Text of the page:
Netflix apologises for controversial 'Bloody Sunday' tweet

The now-deleted tweet provoked anger from Irish social media users, who deemed it to be insensitive.
Netflix apologises for controversial 'Bloody Sunday' tweet

Netflix removed the tweet after facing criticism from social media users. File Picture: AP Photo/Jenny Kane

Netflix has apologised for an 'unacceptable' social media post, which made reference to Bloody Sunday.

The streaming giant came under fire after the official Twitter account for their series The Chilling Adventures of Sabrina posted a tweet referring to Bloody Sunday. The post, which remained up for about 14 hours despite the criticism, showed two cast members, including series lead Kiernan Shipka, coated in fake blook and captioned with the words 'Sunday Bloody Sunday'.

The tweet drew immediate anger from Irish social media users, with many pointing out the insensitivity of the post referring to two dark moments from Ireland's past.

A screengrab of Netflix's now deleted Sunday Bloody Sunday Tweet.

A screengrab of Netflix's now deleted Sunday Bloody Sunday Tweet.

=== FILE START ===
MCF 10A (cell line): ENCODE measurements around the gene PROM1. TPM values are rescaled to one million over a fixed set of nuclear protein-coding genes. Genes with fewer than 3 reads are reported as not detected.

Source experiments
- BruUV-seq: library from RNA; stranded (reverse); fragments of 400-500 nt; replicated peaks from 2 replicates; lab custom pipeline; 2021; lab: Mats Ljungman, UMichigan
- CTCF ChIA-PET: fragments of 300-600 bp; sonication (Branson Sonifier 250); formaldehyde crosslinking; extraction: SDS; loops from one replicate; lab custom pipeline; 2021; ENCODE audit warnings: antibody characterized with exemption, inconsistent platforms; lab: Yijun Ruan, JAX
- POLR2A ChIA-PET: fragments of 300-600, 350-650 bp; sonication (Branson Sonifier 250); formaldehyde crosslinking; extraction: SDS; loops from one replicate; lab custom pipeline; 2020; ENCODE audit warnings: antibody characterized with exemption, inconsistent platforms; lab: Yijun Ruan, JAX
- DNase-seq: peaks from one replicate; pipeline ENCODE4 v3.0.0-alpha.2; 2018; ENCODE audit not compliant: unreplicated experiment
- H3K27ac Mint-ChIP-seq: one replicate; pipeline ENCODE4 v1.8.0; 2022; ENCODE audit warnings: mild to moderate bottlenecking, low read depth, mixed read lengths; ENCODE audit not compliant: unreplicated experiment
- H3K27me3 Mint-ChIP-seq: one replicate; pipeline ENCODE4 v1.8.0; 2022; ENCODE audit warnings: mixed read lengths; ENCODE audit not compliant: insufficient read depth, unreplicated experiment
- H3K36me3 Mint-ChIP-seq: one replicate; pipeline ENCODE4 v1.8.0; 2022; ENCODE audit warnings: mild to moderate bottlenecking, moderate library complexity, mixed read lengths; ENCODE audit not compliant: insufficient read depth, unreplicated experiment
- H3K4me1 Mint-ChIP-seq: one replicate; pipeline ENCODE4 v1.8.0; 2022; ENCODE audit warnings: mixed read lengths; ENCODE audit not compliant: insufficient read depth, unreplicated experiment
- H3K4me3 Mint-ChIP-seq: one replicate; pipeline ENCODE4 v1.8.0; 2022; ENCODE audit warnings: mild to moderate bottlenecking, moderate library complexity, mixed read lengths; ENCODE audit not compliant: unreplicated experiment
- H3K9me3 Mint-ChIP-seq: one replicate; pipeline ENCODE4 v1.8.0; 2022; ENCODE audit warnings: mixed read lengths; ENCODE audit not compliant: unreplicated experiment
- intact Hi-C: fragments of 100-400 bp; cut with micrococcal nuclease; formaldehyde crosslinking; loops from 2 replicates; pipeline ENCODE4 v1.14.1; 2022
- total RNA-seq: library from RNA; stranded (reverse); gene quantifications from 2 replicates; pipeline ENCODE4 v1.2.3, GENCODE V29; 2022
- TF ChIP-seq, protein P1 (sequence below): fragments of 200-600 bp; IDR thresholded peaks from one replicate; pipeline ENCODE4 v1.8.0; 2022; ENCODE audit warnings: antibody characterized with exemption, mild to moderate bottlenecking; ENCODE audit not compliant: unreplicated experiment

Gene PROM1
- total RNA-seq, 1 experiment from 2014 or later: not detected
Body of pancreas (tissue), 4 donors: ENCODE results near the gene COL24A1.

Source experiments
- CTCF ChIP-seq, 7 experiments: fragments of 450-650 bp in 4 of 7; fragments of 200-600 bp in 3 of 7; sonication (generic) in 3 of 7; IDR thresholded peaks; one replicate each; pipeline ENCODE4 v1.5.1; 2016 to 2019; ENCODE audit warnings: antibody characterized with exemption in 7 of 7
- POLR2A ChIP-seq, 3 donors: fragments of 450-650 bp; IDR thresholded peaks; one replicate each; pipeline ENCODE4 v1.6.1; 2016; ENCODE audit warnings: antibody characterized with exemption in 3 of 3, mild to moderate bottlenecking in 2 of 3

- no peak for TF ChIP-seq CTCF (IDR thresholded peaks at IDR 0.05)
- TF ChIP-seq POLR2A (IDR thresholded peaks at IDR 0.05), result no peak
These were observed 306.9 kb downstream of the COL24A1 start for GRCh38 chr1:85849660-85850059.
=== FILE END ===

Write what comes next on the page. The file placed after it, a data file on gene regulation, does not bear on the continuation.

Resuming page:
Bloody Sunday, 1920, was one of the most significant, and darkest, moments of Ireland’s revolutionary period.

On November 21, a total of 14 people were killed, and as many as 60 were injured after a number of Black and Tans and Auxiliaries opened fire on civilians in Croke Park in Dublin.

The attack was seen as a reprisal for IRA assassinations of British intelligence officers that took place that morning, where 15 were killed.

In 1972, January 20, another horrific event was labelled Bloody Sunday, which saw 14 civil rights demonstrators killed after they were shot by members of the 1st battalion (1 Para) of the British Army’s Parachute Regiment in the Bogside area of Derry.

In total, 26 civilians were shot as they took part in a protest march against internment without trial.

Following the backlash, Netflix removed the tweet.

One user wrote “Please take a minute to read your caption, then put it into google. Then apologise to your Irish fans and anyone who was affected by the atrocities.” 

Another wrote “For a show that already draws on (and mispronounces) the Irish language for ‘spells’, you should probably have thought this through for a hot second folks.” 

A Netflix spokesperson apologised for the post.

“Our tweet was unacceptable and has since been removed. We are very sorry for the hurt and distress it caused," they said.

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